As a mother of four teenagers, I have learned to be prepared for some of the most off the wall questions, statements and most of all actions from my children. We all must remember that we were once teenagers and most of us were far from being an angel, even if we do not wish for our own children to learn this.
This weekend I was confronted with one of these moments. As a psychology student and experienced parent I tried to keep an open mind, as hard as it was. My 13 year old son brought a friend home to stay the night. With two teenage daughters in the home, my discomfort started from the moment I saw him standing there with a full mustache and beard. I nonchalantly asked the boy his age and he said almost 15, so with a bit of relief I conversed with him and the other children while making dinner.
Everything was going fairly well: we ate dinner, we went swimming, and we played video games and watched a movie together. The next morning I awoke early, so I thought, to find that our visitor sitting on the couch alone watching television, while the rest of the kids were upstairs asleep. I asked him if was okay and he said yes. I made some coffee and sat down to work on some homework.
After he realized I was a psychology student, he began to talk to me about it. He wanted to know why people do the things that they do, why people use drugs, why rapists rape people and then the whopper came, what I like about sex. Needless to say, I was floored by this last question. I could say nothing but “You are fifteen years old and not my child, so I feel uncomfortable answering that, this is something you should discuss with your Mom and Dad”.
He took offense to this and offered a lot of information in regards to his perception of his life. I listened, as I could not get a word in edgewise. He told me things like his mother being a drunk, his grandfather being extremely wealthy but refusing to help his mother out financially. He claimed to live in a not so good part of town, in which he sells drugs in. He then told me he was arrested three times in the past six months for assault, vandalism and breaking and entry. At this point I was not sure what to do, I was home alone with my own teens and having a stranger in the house with such a caliper of crimes in his past was a bit frightening.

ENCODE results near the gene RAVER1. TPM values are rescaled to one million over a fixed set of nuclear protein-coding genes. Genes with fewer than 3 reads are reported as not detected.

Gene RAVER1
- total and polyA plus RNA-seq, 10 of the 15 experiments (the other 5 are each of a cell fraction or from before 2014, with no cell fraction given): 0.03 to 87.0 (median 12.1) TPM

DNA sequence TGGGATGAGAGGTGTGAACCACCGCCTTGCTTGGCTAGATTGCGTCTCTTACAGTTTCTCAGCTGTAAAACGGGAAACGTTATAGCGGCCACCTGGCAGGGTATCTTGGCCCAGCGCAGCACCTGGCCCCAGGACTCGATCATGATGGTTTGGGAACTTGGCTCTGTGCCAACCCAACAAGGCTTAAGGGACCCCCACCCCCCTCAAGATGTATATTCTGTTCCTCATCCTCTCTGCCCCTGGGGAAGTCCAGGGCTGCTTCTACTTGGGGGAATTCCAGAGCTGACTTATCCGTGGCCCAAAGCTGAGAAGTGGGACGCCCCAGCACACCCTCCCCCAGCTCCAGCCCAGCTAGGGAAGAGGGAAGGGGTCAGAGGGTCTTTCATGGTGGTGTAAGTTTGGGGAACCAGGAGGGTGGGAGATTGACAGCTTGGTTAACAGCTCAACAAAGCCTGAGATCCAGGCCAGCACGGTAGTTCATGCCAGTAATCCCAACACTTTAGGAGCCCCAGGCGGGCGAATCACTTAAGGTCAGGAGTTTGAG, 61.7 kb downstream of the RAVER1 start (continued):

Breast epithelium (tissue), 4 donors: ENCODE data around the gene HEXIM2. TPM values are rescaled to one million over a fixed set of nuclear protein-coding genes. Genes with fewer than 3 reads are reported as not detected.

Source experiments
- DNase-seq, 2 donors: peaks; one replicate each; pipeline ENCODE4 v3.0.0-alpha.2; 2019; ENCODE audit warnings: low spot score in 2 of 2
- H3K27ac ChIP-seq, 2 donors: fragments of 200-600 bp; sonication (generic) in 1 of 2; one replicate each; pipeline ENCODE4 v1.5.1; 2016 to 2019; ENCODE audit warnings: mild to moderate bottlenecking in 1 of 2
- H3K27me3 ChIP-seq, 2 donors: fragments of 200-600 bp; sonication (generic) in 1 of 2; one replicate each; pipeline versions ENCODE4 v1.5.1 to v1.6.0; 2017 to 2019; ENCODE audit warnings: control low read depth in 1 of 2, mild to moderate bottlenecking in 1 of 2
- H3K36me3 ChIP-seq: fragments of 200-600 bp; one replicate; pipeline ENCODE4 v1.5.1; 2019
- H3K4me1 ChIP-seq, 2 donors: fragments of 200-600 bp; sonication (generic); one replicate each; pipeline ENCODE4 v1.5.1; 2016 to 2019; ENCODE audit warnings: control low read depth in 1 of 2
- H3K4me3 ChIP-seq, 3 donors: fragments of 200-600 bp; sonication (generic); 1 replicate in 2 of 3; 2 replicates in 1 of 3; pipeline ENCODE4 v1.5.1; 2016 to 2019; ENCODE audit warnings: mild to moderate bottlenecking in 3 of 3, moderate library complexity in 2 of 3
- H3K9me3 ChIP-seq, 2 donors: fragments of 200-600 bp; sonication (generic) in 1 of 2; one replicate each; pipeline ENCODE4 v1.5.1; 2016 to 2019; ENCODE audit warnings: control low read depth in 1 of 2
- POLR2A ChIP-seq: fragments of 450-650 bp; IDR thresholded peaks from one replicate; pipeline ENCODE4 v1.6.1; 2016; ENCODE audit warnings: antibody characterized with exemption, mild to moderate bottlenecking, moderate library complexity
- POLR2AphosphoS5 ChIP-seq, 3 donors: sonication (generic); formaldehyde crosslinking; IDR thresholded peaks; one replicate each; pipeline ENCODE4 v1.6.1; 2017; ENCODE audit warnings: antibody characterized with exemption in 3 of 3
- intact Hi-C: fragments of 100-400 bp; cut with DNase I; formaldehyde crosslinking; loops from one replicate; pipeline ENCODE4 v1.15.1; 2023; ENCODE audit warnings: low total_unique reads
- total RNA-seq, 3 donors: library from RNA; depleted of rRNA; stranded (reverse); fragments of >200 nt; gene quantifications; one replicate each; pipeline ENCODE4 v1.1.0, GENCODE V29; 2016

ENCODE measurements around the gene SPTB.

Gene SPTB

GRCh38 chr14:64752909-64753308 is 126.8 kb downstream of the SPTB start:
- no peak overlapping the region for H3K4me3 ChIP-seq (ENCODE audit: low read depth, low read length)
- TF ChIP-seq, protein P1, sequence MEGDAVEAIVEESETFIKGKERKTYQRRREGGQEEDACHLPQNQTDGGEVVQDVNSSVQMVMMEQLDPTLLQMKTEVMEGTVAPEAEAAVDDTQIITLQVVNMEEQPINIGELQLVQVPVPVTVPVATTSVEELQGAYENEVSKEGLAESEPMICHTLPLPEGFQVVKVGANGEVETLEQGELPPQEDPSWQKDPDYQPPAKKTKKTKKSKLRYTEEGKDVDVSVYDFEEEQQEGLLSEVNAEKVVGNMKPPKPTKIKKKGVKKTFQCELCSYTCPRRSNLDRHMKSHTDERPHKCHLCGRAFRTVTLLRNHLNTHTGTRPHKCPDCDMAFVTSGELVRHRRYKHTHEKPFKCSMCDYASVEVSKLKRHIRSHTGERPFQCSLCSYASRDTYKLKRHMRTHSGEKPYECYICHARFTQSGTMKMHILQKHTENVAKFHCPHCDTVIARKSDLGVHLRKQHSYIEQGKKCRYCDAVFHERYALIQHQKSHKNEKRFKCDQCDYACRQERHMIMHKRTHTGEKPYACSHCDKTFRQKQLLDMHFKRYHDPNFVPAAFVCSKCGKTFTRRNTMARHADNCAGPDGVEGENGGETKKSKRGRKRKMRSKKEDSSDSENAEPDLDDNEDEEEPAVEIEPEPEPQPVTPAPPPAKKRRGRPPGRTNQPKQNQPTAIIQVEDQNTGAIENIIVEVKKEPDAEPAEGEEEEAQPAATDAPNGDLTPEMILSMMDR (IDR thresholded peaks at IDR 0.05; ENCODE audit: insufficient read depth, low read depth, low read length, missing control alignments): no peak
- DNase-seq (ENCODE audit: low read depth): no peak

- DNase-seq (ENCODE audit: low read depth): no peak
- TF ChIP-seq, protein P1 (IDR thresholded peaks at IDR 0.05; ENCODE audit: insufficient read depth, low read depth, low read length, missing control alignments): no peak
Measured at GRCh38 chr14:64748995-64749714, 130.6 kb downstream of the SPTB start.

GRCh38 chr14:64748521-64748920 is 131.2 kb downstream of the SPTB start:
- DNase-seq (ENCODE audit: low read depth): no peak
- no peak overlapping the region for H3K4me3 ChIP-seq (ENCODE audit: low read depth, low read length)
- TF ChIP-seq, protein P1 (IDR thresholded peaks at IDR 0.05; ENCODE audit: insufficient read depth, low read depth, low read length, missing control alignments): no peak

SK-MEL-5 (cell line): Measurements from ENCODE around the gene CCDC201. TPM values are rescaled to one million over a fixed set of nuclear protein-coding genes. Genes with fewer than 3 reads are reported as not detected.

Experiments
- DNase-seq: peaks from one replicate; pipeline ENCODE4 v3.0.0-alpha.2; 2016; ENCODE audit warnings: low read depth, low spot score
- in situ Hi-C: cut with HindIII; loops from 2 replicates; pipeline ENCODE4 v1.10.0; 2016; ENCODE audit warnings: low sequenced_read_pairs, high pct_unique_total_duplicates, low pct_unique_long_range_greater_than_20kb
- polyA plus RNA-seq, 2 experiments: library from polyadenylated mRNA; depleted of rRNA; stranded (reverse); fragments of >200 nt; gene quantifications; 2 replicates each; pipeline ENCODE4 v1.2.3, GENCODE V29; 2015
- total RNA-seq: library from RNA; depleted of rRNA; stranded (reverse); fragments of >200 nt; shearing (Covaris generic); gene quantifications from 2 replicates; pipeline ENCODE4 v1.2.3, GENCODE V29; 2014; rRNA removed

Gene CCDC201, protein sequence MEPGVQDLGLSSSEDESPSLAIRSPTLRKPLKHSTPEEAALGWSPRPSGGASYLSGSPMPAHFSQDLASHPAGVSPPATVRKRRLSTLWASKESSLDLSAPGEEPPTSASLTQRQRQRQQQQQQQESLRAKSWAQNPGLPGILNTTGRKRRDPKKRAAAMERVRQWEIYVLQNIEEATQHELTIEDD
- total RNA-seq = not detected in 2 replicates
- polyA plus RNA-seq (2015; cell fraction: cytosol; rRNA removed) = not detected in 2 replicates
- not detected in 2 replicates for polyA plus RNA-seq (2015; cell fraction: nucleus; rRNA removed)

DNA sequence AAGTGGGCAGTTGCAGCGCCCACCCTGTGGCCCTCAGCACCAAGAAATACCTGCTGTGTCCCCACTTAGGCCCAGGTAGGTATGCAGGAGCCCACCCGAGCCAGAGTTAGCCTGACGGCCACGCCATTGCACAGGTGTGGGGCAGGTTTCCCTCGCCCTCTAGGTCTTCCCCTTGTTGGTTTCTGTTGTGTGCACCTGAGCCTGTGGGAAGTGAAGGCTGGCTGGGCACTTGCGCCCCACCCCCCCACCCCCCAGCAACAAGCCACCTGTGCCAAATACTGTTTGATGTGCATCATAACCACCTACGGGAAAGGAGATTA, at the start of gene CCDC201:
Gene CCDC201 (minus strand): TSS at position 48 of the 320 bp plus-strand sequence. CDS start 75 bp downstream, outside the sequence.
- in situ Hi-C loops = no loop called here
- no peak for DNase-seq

Recalling some of the idiot things I did as a teenager and the information I have claimed through my education, I decided to let him talk and offer advice in an attempt to steer him in a better direction. Although I have the need to help others, I had to ask myself is this the type of influence I wanted around my own teenagers, Absolutely NOT. Finding a way to tell a teenager that you prefer them to stay away from someone is not always easy, as from experience, it did not work for my own parents. Threats did not work, as I would just sneak around to see who I wanted.
I took a different approach instead of making a demand of my son with his choice of friends. After dropping the boy off at home, I sat with my son first and asked him what he knows of his friend, which apparently wasn’t much. He was a new kid at school and did not have many friends. I then talked to him about what his friend said to me, leaving nothing out and asked him what he felt about this. He was not impressed and told me he would not speak to him again. When I told him that I respect his decision, he apologized to me for wanting the boy to stay the night and made the comment that he was happy that I was honest with him in regards to the situation. I was astonished by his statement.
There are many different types of parents out there, the ones who rule with an iron fist, the ones who want to be their child’s friend and the one who wants to rule with an iron fist but knows it doesn’t work. Let face it, kids think they are always right, especially teenagers. We want to protect them from society, but we know deep down inside we can’t do it forever. We want them to make the right decisions and I think I got lucky this time with my son and I have high hopes that he will keep his promise and stay clear of this young man. He made the decision himself, with perhaps a bit of coaxing, but hopefully will keep it in mind as he goes through life as an adult having to make his own decisions.